“It is really leveraging the vendor base off of each other. So the product that we are buying, again, we are chasing the trend, so it is already in-production product that is out there in the marketplace. And so we leverage the vendors essentially off of each other. So if one vendor is -- and again, because we don't need to buy quantities that would fulfill all stores, because of our merchandising strategy, we can go to a particular vendor that may have 1000 units of a particular style or a top. We'll use that as an example. And we may need to cost that at, we will say, $8.00. And they maybe say, no, this is a $9.00 product. And we will say, well, we need to purchase it at $8.00. That is to give us the margin that we want to have our IMU.” – Jefferies Consumer Conference – 06/18/12
Really? Their “ability to chase the trend?” So here we have one of the highest margin retailers out there that is just a copycat, spends no money on advertising, and leverages hundreds of vendors off each other to get prices that work for them. Is it really that easy? Is this really the iPhone of retailing? If so, won’t everybody just start chasing retail trends and nobody will ever innovate in terms of fashion ever again? We are destined for retail communism where we all wear solid colors. I don’t think this is really that easy and I believe a large part of the FRAN margin story might be due to favorable terms from related party vendors.
FRAN says that they purchase from “hundreds of domestic vendors”, but 19% of purchases in the last fiscal year were from two suppliers, both of which who were related parties.
So, in a sea of hundreds of vendors that FRAN can do business with, 19% of purchases last year came from two parties that are original founders, the brother and sister of an original founder, and the brother-in-law of an original founder. To FRAN’s credit, they are very clear in highlighting the related party transactions in public filings and have even discussed them in conference calls:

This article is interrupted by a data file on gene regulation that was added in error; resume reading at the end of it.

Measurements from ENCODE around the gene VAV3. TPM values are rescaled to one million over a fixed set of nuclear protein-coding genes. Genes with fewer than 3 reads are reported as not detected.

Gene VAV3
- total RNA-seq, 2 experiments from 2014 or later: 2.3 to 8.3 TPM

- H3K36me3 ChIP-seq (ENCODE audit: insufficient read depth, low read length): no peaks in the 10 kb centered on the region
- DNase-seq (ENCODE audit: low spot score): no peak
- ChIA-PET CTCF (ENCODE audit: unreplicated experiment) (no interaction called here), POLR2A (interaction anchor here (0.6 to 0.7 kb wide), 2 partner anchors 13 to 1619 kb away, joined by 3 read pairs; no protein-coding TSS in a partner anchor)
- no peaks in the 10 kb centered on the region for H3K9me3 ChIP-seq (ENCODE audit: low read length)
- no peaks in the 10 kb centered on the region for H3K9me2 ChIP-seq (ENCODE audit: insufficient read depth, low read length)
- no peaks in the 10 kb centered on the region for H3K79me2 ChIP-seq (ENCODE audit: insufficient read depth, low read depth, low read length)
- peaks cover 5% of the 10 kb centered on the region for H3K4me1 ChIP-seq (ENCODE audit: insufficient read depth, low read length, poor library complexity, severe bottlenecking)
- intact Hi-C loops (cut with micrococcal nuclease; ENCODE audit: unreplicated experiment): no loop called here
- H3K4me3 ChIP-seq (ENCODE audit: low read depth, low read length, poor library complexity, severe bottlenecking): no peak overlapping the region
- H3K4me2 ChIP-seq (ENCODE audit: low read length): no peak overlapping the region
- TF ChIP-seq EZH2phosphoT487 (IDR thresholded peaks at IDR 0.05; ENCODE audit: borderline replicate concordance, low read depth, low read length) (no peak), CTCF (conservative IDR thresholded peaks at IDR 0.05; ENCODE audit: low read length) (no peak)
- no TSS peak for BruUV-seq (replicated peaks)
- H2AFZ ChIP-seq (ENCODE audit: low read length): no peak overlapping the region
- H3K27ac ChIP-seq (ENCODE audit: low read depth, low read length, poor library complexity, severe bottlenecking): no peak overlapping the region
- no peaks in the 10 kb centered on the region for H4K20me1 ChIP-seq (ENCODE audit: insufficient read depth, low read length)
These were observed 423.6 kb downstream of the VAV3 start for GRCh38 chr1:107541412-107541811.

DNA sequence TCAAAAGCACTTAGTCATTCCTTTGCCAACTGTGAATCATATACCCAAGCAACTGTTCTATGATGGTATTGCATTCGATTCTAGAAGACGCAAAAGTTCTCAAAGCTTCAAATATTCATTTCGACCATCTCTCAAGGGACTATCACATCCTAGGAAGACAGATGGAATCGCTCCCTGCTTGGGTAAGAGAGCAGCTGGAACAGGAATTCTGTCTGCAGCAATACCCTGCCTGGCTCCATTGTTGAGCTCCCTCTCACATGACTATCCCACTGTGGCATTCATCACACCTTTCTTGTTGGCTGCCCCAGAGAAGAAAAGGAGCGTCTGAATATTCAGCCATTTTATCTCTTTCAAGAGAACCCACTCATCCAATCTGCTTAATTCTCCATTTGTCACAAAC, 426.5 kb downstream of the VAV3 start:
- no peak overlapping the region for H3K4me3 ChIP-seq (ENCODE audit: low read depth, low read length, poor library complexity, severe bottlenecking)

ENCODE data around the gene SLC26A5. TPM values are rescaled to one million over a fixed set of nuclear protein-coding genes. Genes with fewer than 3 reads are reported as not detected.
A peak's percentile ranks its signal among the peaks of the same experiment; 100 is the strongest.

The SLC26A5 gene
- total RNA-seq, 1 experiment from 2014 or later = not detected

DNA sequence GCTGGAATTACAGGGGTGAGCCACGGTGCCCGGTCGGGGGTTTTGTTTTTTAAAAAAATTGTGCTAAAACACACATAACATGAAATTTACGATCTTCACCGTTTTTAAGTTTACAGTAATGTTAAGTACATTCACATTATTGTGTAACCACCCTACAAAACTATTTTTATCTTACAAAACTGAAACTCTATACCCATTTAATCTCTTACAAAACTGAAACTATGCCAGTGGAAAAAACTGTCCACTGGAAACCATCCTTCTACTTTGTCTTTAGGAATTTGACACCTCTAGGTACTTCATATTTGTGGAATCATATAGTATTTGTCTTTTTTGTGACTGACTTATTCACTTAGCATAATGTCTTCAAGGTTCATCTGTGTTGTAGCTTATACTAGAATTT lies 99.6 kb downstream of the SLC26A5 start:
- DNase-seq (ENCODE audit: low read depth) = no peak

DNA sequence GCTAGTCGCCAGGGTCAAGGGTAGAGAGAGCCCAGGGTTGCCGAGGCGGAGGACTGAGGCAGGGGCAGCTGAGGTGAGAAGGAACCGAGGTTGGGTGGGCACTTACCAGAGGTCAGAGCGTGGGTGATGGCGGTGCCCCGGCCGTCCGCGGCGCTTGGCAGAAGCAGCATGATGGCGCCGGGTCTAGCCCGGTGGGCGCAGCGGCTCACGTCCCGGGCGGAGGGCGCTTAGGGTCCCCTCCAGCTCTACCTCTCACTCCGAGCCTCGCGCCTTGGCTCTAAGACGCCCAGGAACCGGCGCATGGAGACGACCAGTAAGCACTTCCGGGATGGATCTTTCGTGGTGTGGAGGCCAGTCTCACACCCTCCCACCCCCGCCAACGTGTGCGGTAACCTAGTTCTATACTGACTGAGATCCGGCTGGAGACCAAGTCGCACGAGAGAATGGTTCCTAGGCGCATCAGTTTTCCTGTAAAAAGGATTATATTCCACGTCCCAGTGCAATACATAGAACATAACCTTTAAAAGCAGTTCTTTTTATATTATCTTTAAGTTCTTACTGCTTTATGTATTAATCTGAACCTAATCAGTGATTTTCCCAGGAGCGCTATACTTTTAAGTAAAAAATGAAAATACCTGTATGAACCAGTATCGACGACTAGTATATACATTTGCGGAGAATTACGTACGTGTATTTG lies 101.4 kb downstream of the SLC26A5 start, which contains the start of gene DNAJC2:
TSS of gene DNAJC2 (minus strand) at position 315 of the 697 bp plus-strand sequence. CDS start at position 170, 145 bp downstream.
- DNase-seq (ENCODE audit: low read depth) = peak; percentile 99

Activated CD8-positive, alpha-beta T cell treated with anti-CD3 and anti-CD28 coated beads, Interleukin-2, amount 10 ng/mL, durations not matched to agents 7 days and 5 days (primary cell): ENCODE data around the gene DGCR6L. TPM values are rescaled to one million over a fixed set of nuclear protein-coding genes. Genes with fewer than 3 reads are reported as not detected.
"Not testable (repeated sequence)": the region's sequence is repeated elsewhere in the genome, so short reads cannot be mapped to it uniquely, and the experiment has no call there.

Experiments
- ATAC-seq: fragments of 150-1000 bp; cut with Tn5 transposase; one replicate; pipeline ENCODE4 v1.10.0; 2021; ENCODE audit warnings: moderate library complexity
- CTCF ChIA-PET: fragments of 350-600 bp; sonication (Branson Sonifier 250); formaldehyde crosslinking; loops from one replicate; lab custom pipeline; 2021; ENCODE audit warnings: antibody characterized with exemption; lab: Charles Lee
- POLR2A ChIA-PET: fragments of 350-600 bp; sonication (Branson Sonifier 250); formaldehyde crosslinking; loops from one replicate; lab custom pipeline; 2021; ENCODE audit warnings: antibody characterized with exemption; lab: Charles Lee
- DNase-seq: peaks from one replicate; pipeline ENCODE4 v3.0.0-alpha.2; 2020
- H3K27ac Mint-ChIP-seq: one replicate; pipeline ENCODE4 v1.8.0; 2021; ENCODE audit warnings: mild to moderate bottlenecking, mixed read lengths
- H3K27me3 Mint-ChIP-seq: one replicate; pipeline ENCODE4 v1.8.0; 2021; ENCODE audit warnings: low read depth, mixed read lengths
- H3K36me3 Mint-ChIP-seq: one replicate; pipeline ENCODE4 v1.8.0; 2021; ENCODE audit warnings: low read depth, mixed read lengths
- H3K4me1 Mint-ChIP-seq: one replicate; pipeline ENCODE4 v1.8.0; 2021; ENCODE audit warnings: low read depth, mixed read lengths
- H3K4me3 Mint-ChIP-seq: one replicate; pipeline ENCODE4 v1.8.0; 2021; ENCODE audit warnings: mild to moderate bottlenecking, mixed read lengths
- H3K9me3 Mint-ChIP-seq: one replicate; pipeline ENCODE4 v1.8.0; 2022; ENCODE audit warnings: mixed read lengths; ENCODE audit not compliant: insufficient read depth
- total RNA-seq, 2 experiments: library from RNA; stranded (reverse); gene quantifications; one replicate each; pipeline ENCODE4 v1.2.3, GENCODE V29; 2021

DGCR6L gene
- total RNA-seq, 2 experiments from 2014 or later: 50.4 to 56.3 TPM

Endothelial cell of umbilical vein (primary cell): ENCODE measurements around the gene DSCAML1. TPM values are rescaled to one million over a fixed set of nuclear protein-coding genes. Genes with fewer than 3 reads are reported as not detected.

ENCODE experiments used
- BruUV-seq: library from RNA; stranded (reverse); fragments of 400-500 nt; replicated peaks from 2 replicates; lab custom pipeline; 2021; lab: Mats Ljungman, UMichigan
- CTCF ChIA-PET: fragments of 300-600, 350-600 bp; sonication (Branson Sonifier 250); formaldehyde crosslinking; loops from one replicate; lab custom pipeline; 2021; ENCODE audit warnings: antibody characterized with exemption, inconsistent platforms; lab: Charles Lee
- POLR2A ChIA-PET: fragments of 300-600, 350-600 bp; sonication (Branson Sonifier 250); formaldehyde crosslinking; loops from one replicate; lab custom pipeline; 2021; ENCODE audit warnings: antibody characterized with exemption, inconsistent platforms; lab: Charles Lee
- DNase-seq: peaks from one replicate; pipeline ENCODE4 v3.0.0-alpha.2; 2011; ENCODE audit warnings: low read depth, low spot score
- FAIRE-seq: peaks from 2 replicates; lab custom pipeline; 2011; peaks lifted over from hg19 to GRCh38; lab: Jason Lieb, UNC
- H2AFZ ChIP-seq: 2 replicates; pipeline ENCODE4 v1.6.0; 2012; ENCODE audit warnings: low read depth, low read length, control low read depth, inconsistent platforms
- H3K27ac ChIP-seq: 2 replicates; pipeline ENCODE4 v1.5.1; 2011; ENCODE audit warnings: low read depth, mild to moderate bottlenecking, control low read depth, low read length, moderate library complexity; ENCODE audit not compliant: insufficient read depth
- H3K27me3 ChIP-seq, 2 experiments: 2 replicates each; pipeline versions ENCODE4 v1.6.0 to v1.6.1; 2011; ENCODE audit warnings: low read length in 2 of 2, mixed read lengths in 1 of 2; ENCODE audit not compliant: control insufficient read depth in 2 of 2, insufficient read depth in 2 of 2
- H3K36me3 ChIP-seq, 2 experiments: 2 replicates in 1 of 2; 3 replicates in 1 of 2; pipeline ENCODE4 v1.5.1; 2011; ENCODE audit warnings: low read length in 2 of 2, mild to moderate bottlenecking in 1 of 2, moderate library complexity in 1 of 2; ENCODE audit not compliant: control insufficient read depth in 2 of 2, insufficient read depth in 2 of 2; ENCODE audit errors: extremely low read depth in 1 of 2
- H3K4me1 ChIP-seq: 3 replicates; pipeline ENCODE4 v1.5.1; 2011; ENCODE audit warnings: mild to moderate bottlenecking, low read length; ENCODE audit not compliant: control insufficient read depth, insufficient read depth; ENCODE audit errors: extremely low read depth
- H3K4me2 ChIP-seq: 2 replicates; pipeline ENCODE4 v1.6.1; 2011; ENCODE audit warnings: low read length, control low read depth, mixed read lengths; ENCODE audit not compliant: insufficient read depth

“Again, it's a little bit -- I don't know the right way to put it, but it does keep coming up. And it is a little bit in my opinion, a little bit incredulous, that we keep getting this question concerning the related parties. But as we have disclosed from the very beginning, we do have two vendors that are related parties, as they are defined. But as we have also disclosed, we treat those vendors as independent third parties. We negotiate each transaction with them on market terms, treat them at arm's length, and make sure that we are conducting that in the most upright fashion. Those relationships and the procedures around those relationships are reviewed by our audit committee, and are approved by our audit committee. There’s nothing to it, more than that. We purchase from them because they have consistently provided us with trend-right quality merchandise, and they deliver on time. And that is the reason. We have other vendors that move up in the pecking order and down. But these vendors continue to deliver a good quality merchandise, that's trend right, that has good sell-through, and delivers good margins. So I will continue to answer that question the same way that I have from day one. And hopefully, one day, it will, it will fade into the background.” – John De Merritt – Q2 2012 Conference Call – 06/07/12
I’d point out, though, that simply making us aware of related party transactions doesn’t exactly explain why they are necessary. In the case of KJK, if KJK has only one customer, wouldn’t FRAN be better off just purchasing KJK? From the 10-K: “Although KJK Trading assists us in the design of apparel items, KJK Trading does not act as our broker or agent in the sourcing of our merchandise. We select merchandise for purchase from KJK Trading after being presented with a variety of new styles identified by KJK Trading.” It is unclear from the description that KJK is even a vendor in the traditional sense. They sound like the definition of a middle man. Why does FRAN need a middle man here and not with the other hundreds of vendors they work with? If they paid Mr. Gu his profit margin or even a slight premium FRAN is better off and so is Mr. Gu. Perhaps one reason why FRAN purchases from related party vendors is because the margins on those purchases are higher. Here is the disclosure from prior years (not perfect because inventory is moving slightly, but it is close enough):
Note that as the percentage purchased from related parties fell 4% in 2012, merchandise margins fell 100bps. To illustrate how this might work, see below. I estimate that true merchandise margins for FRAN should be anywhere from 55% to 66% (the high end assumes no benefit from related parties) based on the competitors and factoring in FRAN’s business mix. In order for FRAN’s merchandise margins to be this high under reasonable third-party margins, it implies that merchandise margins from related parties ranged from 77% to 83%, which is obviously much higher than any other retailer.